Peter Erlinder: Second Genocide in Rwanda

Bodies floating in Lake Rweru between Rwanda and Burundi

KPFA Evening News

By Ann Garrison

The BBC reports perhaps as many as 40 bodies about bodies floating in Lake Rweru, between Rwanda and Burundi. Former ICTR defense lawyer Peter Erlinder spoke to KPFA about the precedent.


 

Transcript:

KPFA News Anchor Cameron Jones: On Aug. 26, the BBC reported that Burundian officials are investigating to determine why an estimated 40 Rwandan bodies have been found floating in Lake Rweru, on Burundi’s border with Rwanda.  Most of the bodies had been wrapped in plastic and many of the victims hands and feet were bound. Burundian officials said that the bodies must have come from Rwanda because they floated down the Akagera River into the lake. KPFA’s Ann Garrison filed this report.

KPFA/Ann Garrison: Rwandan bodies have floated down the Kagera River into Lake Rwehu before, as cited In a situation report dated May 17, 1994, written by Mark Prutsalis of the NGO Refugees International. At the time, troops led by General, now President Paul Kagame were engaged in a fierce military offensive that ended two months later when they seized state power in Rwanda. As Kagame’s army advanced, Hutu refugees were fleeing across the Rwandan border into Tanzania at the rate of 3000 per day.

Peter Erlinder, a former International Criminal Tribunal on Rwanda defense lawyer, quoted the Prutsalis situation reports for KPFA:

Peter Erlinder: Let me quote from the Prutsalis Report to UNHCR. He said,

“The RPF came and called for a ‘peace meeting.” Those who did not participate voluntarily were forced to the meeting. At the school people were tied together three by three—men/women/children—and stabbed. The bodies were put on trucks and thrown into the Kagera River, north of the Rusumo Bridge.”  

UNQUOTE.

These reports were received in areas that the RPF was occupying early in the war, and in the areas that they occupied in the eastern part of Rwanda. Now in addition to that. Prutsalis also wrote that,“The RPF” – his quote now – “comes at five o’clock in the morning, waiting for villagers to open their doors. The villagers are caught and taken away to the river by trucks. No one has ever returned. Refugees of the area have seen people being tied together and thrown into the river. It seems as if guns are only used if somebody tries to escape.”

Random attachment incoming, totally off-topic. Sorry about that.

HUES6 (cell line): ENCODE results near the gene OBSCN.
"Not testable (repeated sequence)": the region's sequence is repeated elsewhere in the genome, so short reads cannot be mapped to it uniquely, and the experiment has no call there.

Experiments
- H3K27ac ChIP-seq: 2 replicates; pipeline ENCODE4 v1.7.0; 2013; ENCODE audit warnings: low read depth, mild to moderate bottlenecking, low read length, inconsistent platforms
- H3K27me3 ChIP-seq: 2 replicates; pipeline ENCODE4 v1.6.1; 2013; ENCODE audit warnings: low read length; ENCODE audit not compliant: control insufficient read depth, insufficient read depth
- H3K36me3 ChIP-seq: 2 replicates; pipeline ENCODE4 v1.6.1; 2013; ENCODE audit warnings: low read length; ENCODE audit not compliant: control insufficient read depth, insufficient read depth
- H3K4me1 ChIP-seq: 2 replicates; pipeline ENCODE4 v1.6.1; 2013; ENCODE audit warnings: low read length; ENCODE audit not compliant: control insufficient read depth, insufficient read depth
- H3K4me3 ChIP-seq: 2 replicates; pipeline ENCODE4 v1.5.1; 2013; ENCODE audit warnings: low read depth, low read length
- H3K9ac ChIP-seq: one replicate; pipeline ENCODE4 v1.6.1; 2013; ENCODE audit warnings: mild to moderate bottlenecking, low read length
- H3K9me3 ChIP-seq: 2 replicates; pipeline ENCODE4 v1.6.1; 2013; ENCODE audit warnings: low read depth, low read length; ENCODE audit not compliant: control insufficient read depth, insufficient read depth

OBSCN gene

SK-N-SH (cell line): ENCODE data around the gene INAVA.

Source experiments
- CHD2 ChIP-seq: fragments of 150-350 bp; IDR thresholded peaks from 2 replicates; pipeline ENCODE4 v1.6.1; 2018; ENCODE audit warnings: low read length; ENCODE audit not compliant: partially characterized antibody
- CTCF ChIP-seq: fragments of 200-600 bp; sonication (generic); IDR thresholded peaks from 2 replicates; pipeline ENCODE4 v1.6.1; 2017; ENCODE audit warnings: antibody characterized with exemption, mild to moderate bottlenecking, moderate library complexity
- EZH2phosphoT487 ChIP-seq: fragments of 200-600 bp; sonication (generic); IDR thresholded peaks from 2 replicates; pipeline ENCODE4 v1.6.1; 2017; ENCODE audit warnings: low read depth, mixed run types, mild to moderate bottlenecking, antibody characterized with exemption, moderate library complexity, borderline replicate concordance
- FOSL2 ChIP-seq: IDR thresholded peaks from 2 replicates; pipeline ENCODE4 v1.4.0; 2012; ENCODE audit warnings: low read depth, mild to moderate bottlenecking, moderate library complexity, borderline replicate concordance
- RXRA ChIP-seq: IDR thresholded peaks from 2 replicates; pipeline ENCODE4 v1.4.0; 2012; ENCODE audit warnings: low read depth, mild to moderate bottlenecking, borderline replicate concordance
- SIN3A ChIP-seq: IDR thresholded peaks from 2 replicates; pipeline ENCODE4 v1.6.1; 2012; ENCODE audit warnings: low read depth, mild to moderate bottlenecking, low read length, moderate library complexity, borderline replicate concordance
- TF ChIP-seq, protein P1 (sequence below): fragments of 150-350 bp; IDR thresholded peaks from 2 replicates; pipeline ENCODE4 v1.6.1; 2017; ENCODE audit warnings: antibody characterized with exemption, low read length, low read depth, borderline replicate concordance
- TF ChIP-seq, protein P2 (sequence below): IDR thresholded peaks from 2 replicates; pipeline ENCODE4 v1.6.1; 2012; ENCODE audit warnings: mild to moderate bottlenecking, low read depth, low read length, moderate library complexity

Former ICTR defense lawyer Peter Erlinder Now these bodies floating in the Kagera River, many people will remember from the terrible visuals of the Rwandan Genocide, but those visions of the bodies floating in the river were said to be Tutsi bodies. We now know, because of these UNHCR reports that were made public during the Un trial, that those actually were Hutu bodies.

KPFA: Erlinder acknowledged that if the bodies are Rwandan, and if they are victims of state execution, it will be difficult to know whether they are Hutu or Tutsi, particularly because President Kagame is now arresting members of the Tutsi elite surrounding him.

Peter Erlinder: Well, that  of course also is the problem. When a person is killed in Rwanda, it’s very difficult to to tell who is a Hutu and who is a Tutsi because the identification is very difficult to make. It’s easy to mistake one for the other. What we do know is that the people who were killed in 1994 were viewed as being opponents of the RPF military that was taking over that area and the people who are being killed today apparently are viewed as those who are opponents to the current government as well. But of course this is a mystery because it’s very difficult to find out what actually is going on in Rwanda because of the control of information coming from Rwanda. And that control of information itself is not secret. The control of information, I think, is acknowledged by most commentators.

KPFA: And that was former International Criminal Tribunal on Rwanda defense lawyer Peter Erlinder. Erlinder is the author of The Accidental Genocide, a narrated compendium of evidentiary documents which challenge the received history of the Rwandan Genocide. In Berkeley, for Pacifica, KPFA and AfrobeatRadio, I’m Ann Garrison.


Related:
Second Genocide in Rwanda? Slow, Silent, Systematic?